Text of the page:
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Keith Jackson seems resigned to ESPN TV sports dominance

As Disney's ESPN swallows corporate cousin ABC Sports, the last bites are about to be chewed: Keith Jackson will call an ESPN game.

So will Bob Griese and Brent Musburger, who've called college football only on ABC. They'll each be on bowl games on ESPN, with Jackson working the Dec. 29 Holiday Bowl. He says it'll be no big deal, "as long as we get to do it our way."

Jackson sees ESPN's dominance as simple and inevitable since cablecasters — unlike broadcasters — get subscription fees as well as ad money. Jackson, who in 1970 called the first season of ABC's "Monday Night Football," sees "MNF's" move to ESPN next year as a matter of math: "Disney is going where the money is. The whole industry is acting out of self-defense."

And he seems resigned to the new TV sports styles that ESPN has helped create. "Stand at an office water cooler and you hear every catchphrase known to man and some that aren't," says Jackson, 77. "What used to be common sports vernacular has become a foreign tongue. Sometimes I watch and don't know what they're talking about."

Still, Jackson knows something about the value of catchphrases, having created one of the all-timers. All together now, because you all knew this was coming: "Whoa, Nellie!"

Jackson says he hasn't used it on-air for years. Except, that is, when he was glad to dust it off for current TV ad campaigns for a chewing gum and restaurant chain. "And you wouldn't BELIEVE how much money they paid me."

Jackson, who'll call the Rose Bowl — the Bowl Championship Series national title game on ABC — along with Dan Fouts, isn't enamored of how modernity has affected even ABC's game coverage: "It's so saturated with imagery and plugs that sometimes something happens and you have to wait three minutes to say it. Foutsie turns purple because he has something to say and nowhere to say it."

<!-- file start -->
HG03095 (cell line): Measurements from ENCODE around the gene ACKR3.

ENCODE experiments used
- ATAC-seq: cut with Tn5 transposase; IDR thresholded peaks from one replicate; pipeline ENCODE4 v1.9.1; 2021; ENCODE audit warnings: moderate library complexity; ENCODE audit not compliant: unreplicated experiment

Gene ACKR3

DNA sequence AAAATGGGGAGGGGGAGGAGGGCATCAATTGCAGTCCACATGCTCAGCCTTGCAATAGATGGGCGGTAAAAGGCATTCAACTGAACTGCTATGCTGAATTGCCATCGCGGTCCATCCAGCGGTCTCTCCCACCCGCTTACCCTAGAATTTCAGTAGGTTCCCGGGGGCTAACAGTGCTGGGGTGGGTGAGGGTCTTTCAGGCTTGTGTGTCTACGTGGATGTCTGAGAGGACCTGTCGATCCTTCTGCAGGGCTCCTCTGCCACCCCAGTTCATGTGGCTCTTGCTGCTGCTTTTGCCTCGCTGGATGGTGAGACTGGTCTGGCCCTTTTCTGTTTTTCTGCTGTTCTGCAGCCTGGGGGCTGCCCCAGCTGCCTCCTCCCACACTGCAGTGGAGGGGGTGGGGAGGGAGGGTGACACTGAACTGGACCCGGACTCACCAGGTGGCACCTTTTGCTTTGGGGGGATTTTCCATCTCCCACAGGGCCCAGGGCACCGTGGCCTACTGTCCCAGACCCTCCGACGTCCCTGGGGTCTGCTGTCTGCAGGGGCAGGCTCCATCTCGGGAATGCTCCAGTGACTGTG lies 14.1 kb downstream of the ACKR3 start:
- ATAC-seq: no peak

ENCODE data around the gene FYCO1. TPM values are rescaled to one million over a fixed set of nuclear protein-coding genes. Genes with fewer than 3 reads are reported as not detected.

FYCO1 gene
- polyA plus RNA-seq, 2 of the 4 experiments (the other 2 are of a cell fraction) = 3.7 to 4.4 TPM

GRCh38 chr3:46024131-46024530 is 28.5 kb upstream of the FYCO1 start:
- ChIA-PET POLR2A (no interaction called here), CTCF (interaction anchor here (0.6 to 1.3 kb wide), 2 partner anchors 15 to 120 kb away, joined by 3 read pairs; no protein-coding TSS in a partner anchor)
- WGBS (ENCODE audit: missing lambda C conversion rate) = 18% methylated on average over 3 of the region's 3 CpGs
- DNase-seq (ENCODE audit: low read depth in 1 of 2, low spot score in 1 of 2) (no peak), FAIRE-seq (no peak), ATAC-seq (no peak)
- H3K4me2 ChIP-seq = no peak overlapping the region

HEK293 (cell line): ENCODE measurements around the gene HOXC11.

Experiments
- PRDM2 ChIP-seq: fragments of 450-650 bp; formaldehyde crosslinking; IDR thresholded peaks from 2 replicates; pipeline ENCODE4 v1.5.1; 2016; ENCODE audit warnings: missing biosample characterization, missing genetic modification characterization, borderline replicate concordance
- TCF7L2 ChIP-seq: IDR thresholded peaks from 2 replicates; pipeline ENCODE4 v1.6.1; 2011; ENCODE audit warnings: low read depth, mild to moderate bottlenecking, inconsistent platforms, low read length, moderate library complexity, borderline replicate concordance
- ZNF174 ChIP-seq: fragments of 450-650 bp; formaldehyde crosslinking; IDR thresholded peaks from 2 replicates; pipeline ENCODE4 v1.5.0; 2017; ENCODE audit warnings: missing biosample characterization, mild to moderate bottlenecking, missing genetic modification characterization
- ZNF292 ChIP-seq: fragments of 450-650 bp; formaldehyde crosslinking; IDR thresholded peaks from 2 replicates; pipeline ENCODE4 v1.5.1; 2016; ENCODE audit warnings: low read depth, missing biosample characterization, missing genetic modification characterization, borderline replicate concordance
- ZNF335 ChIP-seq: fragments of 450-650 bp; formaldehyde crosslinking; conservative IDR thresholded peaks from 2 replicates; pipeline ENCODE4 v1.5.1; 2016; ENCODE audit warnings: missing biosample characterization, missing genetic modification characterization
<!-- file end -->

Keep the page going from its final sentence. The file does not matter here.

College football's best-known voice planned to retire after the 1998 season. He hasn't decided whether to retire after this season. He doesn't need advice from critics: "Every week I look at (his) game tape and whine and curse in the mirror. I'm not as quick as I once was."

Still, ESPN executive vice president Norby Williamson says, "Anytime you get Keith Jackson on TV, it's a good thing."

So, is Jackson, who'd certainly add credibility to, say, ESPN's X Games, willing to pop up again on ESPN? "It depends on what is," he says. "But I'm 77 and thrifty. I'm not unprepared."

Michael Irvin's ESPN future remained publicly status quo Tuesday. He's penciled in for a regularly scheduled appearance in Sunday's NFL studio., Williamson said: "Right now we take Michael at his word. And we're there to deal with him as he deals with this."

Irvin is dealing with the aftermath of having been charged Friday with a misdemeanor possession of drug paraphernalia after police pulled him over for speeding in Plano, Texas, and found a drug pipe in his car.

Irvin, on ESPN and ESPN Radio, has said he had the pipe because he'd taken it from a friend who'd just gotten out of drug rehab and was going to throw it away. No other public charges have been made against Irvin, who paid the $250 misdemeanor fine.

Irvin probably didn't make brownie points with ESPN managers, who learned about the incident Sunday from a reporter pursuing the story, by not giving them a heads-up.

Williamson declines to generalize about what types of drug incidents, if any, could cost ESPN announcers their jobs: "I will tell you, philosophically, that on any personnel matter it's handled on a case-by-case basis."

The Indianapolis Colts' win against the Pittsburgh Steelers drew an average of 14.8 percent of U.S. TV households. That is "MNF's" highest rating since a St. Louis Rams-Tampa Bay Buccaneers 2000 game and puts "MNF's" ratings up 2 percent over last year. Although "MNF "often sets a new ratings low each year, albeit as one of TV's highest-rated shows, it might leave ABC this season after a rare ratings uptick.